Understanding Health Insurance Doesn’t Have to Be a Burden

– On my daughter’s sixth birthday, I was sitting at my desk, when out of the blue, I
got a really intense pain in the middle of my stomach. (siren wails) My small intestine had twisted on itself. Everything below the place
of the twist lost blood flow. I ended up having ten feet of
my small intestine removed. I had a really bad abdominal infection, so I ended up being in
and out of the hospital for a couple of months. When I came home, I started to receive bills
from my insurance company, and my total bill ended up being several hundred thousand dollars, of which almost half was
not covered by my plan. After spending hundreds
of hours on the phone, not getting a straight answer, I was just like, “This is not fair, “this has gotta stop.” So I vowed that I was gonna fix this. I vowed that I would make it better. (soft music) The good thing about being an American is that we are wired to not accept things that don’t fulfill our expectations. The general public decides that they don’t like the status quo, and they do something about it. And that’s why I think Silicon Valley can really only exist in a
place like the United States. I think what’s exciting about this new wave of
companies in the valley is that they’re really
bringing the power of the web, the power of networks, the power of data, the power of customer service experience, the power of great design
to the physical world in a way that is unlike
anything that we’ve seen before. (upbeat music) I don’t really think of myself as a member of some, like, swashbuckling
coterie of entrepreneurs, I just view myself as one actor that’s trying to fix what I think is a very in-need-of-fixing
part of our economy. I think it was just a matter of time before health insurance had its reckoning, or had it’s moment. For me, obviously, it’s very personal. I felt like I was getting incredible care, but the experience of how to pay for it, understand what I was paying for, felt decidedly different. That was the driving force
for Collective Health. When I was researching the
health insurance industry, I discovered this phenomenon
of self-insurance. Usually people think of
their health insurance as coming from the logo on an ID card. But in many cases, larger employers, especially those with
1,000 employees or more, turn to self-insuring their health plans, which means they’re the
ones footing the bill, and taking on the entirety of the risk of covering their employees’
health care costs. Essentially, they become mini
health insurance companies. Companies do this in order to better tailor their health benefits to the unique needs of their people. So for example, they
could offer a fertility or a behavioral health program that might meet the specific
needs of their population in a way that traditional
health plans don’t. Under this model, the incentives
are really well aligned, because at the end of the day, employers care about having
healthy, productive workers, but they also need to do it in a financially responsible way. Self-insured employers, therefore, are in a position to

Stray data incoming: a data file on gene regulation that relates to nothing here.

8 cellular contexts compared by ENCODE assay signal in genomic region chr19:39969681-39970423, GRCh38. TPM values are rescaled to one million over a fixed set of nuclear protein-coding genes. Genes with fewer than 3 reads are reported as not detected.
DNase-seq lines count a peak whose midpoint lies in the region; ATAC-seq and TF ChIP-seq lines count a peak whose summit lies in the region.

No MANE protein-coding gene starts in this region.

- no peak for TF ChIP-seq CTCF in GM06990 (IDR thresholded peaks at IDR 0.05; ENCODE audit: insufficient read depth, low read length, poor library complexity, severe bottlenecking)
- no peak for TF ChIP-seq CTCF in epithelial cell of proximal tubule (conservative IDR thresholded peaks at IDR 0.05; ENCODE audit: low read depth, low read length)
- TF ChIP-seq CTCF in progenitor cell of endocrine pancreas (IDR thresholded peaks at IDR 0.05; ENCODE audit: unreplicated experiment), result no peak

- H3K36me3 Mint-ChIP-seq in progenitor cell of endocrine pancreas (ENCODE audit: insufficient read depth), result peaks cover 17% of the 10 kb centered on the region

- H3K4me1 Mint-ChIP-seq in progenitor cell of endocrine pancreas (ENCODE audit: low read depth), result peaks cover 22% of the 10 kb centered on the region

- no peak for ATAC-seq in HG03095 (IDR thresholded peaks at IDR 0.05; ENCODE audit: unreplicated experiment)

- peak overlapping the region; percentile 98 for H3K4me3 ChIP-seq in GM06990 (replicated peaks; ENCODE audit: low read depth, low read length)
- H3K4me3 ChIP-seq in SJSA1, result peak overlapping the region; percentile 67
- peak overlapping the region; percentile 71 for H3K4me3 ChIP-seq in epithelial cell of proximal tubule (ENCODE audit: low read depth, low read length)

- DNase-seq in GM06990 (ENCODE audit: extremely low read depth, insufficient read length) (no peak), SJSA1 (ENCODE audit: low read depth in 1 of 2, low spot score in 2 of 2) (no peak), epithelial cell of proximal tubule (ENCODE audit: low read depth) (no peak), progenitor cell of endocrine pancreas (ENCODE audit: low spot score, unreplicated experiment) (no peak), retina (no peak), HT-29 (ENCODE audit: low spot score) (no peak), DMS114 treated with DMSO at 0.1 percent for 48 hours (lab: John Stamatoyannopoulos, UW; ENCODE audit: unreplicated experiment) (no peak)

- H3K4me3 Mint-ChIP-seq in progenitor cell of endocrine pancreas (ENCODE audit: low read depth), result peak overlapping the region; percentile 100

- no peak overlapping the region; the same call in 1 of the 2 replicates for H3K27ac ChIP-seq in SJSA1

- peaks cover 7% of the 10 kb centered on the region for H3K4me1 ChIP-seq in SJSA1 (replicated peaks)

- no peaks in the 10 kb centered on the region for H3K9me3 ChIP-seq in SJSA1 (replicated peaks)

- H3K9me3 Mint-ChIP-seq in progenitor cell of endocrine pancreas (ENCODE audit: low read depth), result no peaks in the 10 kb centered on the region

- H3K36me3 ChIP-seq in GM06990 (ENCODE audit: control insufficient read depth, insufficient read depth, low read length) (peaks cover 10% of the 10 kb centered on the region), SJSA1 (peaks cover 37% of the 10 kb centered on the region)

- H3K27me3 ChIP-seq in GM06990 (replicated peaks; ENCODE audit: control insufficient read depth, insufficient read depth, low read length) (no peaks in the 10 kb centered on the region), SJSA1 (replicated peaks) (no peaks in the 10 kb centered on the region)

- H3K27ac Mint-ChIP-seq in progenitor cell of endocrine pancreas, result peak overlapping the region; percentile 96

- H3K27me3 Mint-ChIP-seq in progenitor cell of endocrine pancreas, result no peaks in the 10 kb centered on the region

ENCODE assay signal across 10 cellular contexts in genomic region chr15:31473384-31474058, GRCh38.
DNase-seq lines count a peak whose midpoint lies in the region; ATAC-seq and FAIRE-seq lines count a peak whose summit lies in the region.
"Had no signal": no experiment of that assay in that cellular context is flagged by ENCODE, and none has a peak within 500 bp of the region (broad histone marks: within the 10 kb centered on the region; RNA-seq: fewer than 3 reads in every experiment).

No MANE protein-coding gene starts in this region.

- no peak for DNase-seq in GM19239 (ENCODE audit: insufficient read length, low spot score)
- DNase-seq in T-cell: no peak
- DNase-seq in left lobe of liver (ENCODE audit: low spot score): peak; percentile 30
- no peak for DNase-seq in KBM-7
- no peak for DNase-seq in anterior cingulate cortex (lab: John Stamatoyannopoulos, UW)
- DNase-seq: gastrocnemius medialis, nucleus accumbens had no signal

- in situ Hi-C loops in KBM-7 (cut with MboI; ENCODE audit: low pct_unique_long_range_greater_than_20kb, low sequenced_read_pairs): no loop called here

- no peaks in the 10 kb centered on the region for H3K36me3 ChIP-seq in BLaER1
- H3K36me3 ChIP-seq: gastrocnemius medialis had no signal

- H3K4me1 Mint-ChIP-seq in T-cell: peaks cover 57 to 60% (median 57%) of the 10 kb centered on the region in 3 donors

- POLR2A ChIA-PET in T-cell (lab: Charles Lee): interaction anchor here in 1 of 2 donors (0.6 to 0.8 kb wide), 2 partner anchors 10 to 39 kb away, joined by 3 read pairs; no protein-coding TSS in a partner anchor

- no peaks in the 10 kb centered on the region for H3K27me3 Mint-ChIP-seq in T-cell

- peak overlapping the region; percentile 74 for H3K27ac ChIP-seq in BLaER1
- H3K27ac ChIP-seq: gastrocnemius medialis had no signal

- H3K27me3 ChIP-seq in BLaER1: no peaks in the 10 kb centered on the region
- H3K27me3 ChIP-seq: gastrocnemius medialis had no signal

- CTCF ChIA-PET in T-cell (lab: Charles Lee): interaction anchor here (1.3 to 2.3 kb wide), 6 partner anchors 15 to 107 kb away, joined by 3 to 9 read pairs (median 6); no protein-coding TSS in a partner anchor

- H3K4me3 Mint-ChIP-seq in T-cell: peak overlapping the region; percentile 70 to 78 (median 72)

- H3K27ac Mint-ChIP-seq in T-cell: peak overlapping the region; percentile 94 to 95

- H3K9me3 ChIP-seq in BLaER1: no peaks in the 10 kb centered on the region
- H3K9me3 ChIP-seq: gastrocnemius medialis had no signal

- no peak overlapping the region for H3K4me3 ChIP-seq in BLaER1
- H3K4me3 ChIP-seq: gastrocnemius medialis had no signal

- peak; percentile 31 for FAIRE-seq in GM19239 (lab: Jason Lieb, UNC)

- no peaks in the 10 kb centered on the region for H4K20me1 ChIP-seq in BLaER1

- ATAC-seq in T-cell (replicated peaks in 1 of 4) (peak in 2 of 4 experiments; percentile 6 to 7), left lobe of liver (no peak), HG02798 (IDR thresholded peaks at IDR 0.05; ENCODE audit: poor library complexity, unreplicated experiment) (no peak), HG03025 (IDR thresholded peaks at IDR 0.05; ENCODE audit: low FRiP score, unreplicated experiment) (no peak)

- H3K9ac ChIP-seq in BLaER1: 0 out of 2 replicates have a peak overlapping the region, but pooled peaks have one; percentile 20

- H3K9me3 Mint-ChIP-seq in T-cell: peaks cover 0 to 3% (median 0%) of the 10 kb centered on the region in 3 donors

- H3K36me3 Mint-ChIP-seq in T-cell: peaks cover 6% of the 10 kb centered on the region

drive the kind of change we want to see in the health care system, because they’re far more accountable for spending their money wisely. Collective Health was designed
specifically for them, to make it much easier,
and much more transparent to manage their health care investment. But it’s not an easy thing to do. What we do is a lot like an iceberg. There’s obviously
engineering, and operations, and design, and product, but there’s also customer
service, and customer support, and legal, and compliance. And so the minimum viable product that we have to build as a startup is really, really large, and unlike any one that
I’ve worked on before, especially at this stage. We sit at this nexus of people’s health and people’s money, and honestly you can’t
sort of mess with either. People are very, very, very anxious. I mean, health care costs
are the number one cause of personal bankruptcy in this country by a pretty wide margin. – If you go out there and
you surveyed Americans, what’s a copay, what’s a coinsurance, what’s a deductible, and
what’s an out-of-pocket max? Only 14% of people could answer just one of those questions correctly. So what we’re working to do is to radically simplify
the benefit design, and the plans, and the way
those plans are presented, so that they can actually
make sense to people. – Fixing health insurance
is a huge problem. It’s daunting, it’s scary, but that’s also what makes it motivating. People aren’t motivated
by easy challenges, they’re motivated by the gnarliest, hairiest challenges out there. Everyone, without exception,
here has had some experience that’s made them personally very motivated to make the industry a lot
better than it is today. You’re not thinking about yourself or your own sort of
individual accomplishment, you’re thinking about this issue that’s bigger than any
individual one of us. Entrepreneurship is not easy, but for those of us who are unsatisfied with the way things are, I don’t think there’s a better way of expressing that kind of protest. I think working on
something that has meaning in the way that what we’re doing does, definitely makes me feel good, because I can go home and tell my kids, “Look, I’m trying to fix this system “that touches each and every one of us.” – I’m really proud that he has taken this as a fight that he wants to fight, and has gathered amazing people around him to help him do that. And hopefully, other
families won’t have to go through what we went through. – [Man] What does daddy do? – What does daddy do? – [Man] As his job? – He works on health insurance. – He makes people healthy. – He works on health insurance. – People are frustrated and want change. We’re just very happy to be able to deliver on that change.


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